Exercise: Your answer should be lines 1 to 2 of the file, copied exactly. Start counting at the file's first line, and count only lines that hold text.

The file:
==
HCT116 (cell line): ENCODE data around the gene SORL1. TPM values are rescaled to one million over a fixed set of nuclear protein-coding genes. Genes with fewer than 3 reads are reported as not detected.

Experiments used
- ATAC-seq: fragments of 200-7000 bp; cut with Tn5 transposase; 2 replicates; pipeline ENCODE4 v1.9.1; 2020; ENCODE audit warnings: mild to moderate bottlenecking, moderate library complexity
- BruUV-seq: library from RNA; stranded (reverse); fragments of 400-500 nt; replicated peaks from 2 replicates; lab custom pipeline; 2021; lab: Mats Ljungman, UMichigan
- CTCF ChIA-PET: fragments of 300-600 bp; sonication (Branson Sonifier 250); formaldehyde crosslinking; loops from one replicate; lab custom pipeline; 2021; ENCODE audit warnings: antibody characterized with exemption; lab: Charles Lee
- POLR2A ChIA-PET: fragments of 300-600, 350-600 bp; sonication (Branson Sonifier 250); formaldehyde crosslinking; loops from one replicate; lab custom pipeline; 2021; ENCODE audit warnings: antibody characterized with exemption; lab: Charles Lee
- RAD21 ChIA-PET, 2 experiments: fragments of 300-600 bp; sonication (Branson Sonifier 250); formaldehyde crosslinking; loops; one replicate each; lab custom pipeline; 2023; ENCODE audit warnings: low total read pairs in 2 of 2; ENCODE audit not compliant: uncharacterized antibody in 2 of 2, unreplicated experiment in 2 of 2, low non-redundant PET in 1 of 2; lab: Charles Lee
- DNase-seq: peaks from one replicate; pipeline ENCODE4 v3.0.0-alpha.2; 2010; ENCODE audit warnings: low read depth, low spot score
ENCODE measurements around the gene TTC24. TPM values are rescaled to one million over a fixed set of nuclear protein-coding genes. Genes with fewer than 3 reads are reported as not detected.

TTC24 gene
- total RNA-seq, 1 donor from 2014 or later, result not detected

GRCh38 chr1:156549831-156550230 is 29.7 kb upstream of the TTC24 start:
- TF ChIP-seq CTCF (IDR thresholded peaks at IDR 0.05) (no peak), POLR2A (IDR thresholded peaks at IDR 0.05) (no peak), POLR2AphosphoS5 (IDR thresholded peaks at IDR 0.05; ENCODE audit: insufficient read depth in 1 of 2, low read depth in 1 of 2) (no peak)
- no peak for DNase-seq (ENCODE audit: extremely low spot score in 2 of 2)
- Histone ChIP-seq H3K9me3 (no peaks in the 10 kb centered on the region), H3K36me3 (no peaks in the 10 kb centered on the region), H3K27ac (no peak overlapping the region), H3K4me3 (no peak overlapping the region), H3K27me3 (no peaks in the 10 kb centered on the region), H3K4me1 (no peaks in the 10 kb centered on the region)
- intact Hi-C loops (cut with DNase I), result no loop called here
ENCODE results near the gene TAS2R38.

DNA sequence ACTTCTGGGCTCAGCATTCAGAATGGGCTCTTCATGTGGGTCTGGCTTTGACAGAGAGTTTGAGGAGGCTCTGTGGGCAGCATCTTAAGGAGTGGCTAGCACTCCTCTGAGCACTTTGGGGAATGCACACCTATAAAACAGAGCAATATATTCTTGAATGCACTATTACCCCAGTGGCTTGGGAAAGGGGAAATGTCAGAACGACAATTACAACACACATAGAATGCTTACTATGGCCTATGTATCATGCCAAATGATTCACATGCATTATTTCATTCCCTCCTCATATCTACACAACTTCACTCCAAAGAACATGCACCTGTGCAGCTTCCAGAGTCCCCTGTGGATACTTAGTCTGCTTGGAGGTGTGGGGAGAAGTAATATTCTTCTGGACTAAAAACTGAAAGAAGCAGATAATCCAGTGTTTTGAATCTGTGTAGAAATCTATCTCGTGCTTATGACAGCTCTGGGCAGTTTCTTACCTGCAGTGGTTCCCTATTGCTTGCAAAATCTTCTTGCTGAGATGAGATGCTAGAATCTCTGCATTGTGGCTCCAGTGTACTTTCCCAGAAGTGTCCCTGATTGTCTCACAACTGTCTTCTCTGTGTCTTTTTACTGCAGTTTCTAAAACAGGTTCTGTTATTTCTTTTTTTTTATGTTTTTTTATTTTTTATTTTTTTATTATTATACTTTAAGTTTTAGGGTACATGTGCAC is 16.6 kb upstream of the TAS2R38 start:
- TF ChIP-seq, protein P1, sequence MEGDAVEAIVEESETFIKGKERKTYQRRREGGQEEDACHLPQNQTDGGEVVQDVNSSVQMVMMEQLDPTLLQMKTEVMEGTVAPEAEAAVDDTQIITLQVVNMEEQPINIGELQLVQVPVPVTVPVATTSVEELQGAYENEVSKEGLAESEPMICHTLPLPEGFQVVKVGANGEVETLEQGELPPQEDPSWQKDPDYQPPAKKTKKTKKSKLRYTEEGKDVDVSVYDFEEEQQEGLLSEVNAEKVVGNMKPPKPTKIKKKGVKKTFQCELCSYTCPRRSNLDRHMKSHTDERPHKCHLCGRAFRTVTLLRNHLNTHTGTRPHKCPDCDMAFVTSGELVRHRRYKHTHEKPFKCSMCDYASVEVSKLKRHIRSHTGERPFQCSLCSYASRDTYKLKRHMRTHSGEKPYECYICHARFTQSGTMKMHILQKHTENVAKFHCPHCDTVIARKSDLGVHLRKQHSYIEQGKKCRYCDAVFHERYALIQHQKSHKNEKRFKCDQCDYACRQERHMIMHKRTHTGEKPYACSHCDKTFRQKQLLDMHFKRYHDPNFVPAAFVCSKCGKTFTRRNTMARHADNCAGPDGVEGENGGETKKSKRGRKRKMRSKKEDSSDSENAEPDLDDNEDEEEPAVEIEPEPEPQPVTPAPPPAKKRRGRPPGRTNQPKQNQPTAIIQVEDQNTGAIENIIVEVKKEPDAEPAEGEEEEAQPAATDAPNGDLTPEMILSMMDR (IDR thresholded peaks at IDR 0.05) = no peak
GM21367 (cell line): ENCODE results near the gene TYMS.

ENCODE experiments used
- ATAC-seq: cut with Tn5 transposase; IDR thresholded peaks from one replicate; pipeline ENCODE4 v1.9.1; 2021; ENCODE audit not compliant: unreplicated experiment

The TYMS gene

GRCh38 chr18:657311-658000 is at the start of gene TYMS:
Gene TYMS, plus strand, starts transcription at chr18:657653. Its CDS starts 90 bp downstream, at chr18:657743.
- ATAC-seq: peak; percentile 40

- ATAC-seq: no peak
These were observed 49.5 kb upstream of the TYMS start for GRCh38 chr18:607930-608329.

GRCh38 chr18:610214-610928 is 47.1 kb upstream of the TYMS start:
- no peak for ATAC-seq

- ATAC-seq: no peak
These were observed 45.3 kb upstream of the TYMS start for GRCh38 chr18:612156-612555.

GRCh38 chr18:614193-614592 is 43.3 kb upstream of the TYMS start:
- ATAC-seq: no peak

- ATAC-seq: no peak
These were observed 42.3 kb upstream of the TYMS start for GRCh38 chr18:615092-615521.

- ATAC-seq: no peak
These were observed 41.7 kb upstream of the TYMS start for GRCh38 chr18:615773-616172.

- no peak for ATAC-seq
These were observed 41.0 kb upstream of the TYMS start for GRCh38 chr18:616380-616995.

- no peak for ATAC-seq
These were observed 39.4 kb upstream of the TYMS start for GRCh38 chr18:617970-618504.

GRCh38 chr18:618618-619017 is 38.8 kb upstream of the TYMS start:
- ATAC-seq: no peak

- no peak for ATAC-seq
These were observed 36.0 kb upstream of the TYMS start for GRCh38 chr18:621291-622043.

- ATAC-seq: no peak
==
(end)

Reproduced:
HCT116 (cell line): ENCODE data around the gene SORL1. TPM values are rescaled to one million over a fixed set of nuclear protein-coding genes. Genes with fewer than 3 reads are reported as not detected.

Experiments used